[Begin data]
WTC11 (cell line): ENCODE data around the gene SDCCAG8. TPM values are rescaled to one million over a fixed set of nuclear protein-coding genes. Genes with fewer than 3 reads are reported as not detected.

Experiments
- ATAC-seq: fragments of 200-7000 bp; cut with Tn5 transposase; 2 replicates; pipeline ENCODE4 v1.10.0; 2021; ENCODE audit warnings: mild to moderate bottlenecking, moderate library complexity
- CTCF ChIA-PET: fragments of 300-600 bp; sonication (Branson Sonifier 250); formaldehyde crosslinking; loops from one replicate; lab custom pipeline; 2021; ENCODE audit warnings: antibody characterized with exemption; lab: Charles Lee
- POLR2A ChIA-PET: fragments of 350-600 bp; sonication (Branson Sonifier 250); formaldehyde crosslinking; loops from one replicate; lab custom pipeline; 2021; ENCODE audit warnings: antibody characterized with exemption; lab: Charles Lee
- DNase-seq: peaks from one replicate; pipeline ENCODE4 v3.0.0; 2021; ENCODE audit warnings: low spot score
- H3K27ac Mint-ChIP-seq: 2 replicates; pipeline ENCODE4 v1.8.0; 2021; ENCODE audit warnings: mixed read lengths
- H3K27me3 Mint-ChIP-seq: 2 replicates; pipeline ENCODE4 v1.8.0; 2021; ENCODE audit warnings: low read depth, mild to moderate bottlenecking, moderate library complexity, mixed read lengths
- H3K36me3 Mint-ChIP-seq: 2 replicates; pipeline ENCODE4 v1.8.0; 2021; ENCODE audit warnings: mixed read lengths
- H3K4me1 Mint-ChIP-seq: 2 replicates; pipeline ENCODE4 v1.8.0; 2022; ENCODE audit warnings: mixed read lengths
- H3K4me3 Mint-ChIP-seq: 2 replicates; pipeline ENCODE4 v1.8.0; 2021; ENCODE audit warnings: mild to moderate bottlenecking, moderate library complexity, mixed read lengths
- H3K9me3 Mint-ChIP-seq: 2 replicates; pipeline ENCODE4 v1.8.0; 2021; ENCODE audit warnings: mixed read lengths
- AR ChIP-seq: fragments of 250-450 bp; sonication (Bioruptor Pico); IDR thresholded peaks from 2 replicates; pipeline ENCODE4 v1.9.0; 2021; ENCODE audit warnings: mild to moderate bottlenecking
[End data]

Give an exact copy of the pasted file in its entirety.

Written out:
WTC11 (cell line): ENCODE data around the gene SDCCAG8. TPM values are rescaled to one million over a fixed set of nuclear protein-coding genes. Genes with fewer than 3 reads are reported as not detected.

Experiments
- ATAC-seq: fragments of 200-7000 bp; cut with Tn5 transposase; 2 replicates; pipeline ENCODE4 v1.10.0; 2021; ENCODE audit warnings: mild to moderate bottlenecking, moderate library complexity
- CTCF ChIA-PET: fragments of 300-600 bp; sonication (Branson Sonifier 250); formaldehyde crosslinking; loops from one replicate; lab custom pipeline; 2021; ENCODE audit warnings: antibody characterized with exemption; lab: Charles Lee
- POLR2A ChIA-PET: fragments of 350-600 bp; sonication (Branson Sonifier 250); formaldehyde crosslinking; loops from one replicate; lab custom pipeline; 2021; ENCODE audit warnings: antibody characterized with exemption; lab: Charles Lee
- DNase-seq: peaks from one replicate; pipeline ENCODE4 v3.0.0; 2021; ENCODE audit warnings: low spot score
- H3K27ac Mint-ChIP-seq: 2 replicates; pipeline ENCODE4 v1.8.0; 2021; ENCODE audit warnings: mixed read lengths
- H3K27me3 Mint-ChIP-seq: 2 replicates; pipeline ENCODE4 v1.8.0; 2021; ENCODE audit warnings: low read depth, mild to moderate bottlenecking, moderate library complexity, mixed read lengths
- H3K36me3 Mint-ChIP-seq: 2 replicates; pipeline ENCODE4 v1.8.0; 2021; ENCODE audit warnings: mixed read lengths
- H3K4me1 Mint-ChIP-seq: 2 replicates; pipeline ENCODE4 v1.8.0; 2022; ENCODE audit warnings: mixed read lengths
- H3K4me3 Mint-ChIP-seq: 2 replicates; pipeline ENCODE4 v1.8.0; 2021; ENCODE audit warnings: mild to moderate bottlenecking, moderate library complexity, mixed read lengths
- H3K9me3 Mint-ChIP-seq: 2 replicates; pipeline ENCODE4 v1.8.0; 2021; ENCODE audit warnings: mixed read lengths
- AR ChIP-seq: fragments of 250-450 bp; sonication (Bioruptor Pico); IDR thresholded peaks from 2 replicates; pipeline ENCODE4 v1.9.0; 2021; ENCODE audit warnings: mild to moderate bottlenecking